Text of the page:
By Kathy Cooper
Kaiser Family Foundation recently reported that increase in seniors' share of the cost burden for Medicare under Obamacare will negatively affect most seniors. The purpose of the Kaiser study was to determine how well seniors would be able to absorb rising Medicare premiums, co-pays, deductibles and related costs. The study concluded that most seniors are of modest means – low income, low savings and low home equity.
Baby boomers are just finding out how Medicare works and how much they will end up paying for normal healthcare expenses as they enter retirement. Medicare premiums, co-payments for doctor visits and some other services such as tests are deducted from their monthly Social Security checks and typically account for over 15% of those checks. Medigap insurance policies can help but often do not cover all of these out-of-pocket expenses. This picture does not include Part D which takes the cost to over 24% of their Social Security check this year. Unfortunately, the picture is only getting worse as you can see in this chart from the government estimating retiree medical costs.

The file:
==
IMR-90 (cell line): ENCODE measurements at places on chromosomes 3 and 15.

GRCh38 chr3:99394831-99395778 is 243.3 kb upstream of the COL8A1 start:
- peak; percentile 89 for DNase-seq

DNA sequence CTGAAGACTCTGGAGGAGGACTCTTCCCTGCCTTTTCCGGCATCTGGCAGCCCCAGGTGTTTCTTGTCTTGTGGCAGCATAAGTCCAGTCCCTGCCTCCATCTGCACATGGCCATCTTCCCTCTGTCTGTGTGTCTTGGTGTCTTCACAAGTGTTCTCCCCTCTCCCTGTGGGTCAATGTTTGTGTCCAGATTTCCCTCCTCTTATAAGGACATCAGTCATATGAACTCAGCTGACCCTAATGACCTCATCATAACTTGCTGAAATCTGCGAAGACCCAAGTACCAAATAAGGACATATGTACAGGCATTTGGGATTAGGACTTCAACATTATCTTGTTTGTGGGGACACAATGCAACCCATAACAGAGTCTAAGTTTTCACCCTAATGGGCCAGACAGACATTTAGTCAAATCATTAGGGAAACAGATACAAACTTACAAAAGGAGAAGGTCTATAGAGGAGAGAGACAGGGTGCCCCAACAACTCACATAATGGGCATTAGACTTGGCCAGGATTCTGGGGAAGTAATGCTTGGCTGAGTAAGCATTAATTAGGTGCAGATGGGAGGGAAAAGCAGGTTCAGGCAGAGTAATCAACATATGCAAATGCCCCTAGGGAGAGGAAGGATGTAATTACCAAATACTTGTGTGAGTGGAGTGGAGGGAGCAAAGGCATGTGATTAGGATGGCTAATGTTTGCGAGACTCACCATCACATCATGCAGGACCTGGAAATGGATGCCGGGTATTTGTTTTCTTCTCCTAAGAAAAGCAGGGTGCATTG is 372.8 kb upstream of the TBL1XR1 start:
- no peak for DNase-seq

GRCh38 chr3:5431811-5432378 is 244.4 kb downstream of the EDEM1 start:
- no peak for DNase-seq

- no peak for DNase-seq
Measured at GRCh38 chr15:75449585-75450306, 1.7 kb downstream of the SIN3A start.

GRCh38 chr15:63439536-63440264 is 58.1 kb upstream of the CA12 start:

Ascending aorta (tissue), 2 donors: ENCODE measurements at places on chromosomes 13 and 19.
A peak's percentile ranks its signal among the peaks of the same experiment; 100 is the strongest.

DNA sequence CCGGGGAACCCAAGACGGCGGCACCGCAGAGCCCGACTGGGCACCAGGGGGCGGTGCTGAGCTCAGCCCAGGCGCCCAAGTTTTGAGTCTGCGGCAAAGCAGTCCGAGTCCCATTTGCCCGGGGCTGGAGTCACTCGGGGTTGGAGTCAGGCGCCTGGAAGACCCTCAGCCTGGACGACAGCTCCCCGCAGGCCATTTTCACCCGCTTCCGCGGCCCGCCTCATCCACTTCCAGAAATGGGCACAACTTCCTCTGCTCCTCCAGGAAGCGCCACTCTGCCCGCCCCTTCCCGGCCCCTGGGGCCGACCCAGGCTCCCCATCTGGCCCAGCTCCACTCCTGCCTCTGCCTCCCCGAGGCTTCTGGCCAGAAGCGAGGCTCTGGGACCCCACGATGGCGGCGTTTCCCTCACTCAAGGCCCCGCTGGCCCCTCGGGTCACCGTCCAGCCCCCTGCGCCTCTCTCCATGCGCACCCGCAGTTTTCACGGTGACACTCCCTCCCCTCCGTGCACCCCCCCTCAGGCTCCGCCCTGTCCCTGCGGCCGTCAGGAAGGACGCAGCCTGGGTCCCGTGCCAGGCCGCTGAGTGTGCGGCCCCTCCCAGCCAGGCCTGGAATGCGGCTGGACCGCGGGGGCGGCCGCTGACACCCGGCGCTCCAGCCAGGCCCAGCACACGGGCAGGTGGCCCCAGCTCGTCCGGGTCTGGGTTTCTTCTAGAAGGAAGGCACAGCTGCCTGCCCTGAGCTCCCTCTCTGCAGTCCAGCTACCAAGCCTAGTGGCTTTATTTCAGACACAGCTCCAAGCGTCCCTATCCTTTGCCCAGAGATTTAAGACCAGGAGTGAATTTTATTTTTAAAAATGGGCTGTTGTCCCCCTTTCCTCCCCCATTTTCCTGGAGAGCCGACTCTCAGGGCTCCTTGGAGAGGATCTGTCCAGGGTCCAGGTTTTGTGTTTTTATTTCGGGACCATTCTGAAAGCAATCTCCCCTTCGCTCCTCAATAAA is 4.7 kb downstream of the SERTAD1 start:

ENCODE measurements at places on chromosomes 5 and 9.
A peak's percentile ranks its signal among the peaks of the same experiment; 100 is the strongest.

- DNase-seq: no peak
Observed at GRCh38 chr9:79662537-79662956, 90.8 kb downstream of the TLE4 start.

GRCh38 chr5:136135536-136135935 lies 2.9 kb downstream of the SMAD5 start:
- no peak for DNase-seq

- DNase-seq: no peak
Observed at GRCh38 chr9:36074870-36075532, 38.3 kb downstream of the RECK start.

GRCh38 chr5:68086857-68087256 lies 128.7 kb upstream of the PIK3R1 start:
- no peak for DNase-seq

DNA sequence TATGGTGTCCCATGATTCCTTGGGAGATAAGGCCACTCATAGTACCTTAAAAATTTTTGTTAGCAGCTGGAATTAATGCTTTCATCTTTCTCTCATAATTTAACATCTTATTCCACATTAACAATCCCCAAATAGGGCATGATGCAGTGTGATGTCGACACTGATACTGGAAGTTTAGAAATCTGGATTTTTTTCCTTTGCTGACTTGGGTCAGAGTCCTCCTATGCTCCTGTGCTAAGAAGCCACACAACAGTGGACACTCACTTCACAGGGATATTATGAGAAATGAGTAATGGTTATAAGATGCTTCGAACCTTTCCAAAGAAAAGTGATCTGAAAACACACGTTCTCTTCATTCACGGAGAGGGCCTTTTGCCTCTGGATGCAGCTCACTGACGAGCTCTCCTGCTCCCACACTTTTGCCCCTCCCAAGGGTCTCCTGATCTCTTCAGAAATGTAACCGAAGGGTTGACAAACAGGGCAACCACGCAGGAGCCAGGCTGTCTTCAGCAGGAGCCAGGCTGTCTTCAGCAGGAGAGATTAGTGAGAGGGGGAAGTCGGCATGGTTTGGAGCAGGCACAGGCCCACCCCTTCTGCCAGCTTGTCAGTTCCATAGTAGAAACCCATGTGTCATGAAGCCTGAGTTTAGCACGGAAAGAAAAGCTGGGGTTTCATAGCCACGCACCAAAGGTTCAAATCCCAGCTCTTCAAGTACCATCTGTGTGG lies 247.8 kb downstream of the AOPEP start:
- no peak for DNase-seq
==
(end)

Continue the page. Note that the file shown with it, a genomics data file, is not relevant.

Further, Medicare does not pay for long term care and 50% of seniors have less savings that would be required to pay for just one year of care in a nursing home. According to Kaiser, half of Medicare beneficiaries have savings below $61,400.
If you are in the 94% of seniors below $1.1 million in savings, you need a plan and some good counseling to find benefits that may help you pay for healthcare in the future. Even if you have over a million dollars in savings, long term care can significantly reduce the amount you can leave your children or grandchildren – if you do not plan. An experienced elder law attorney can help.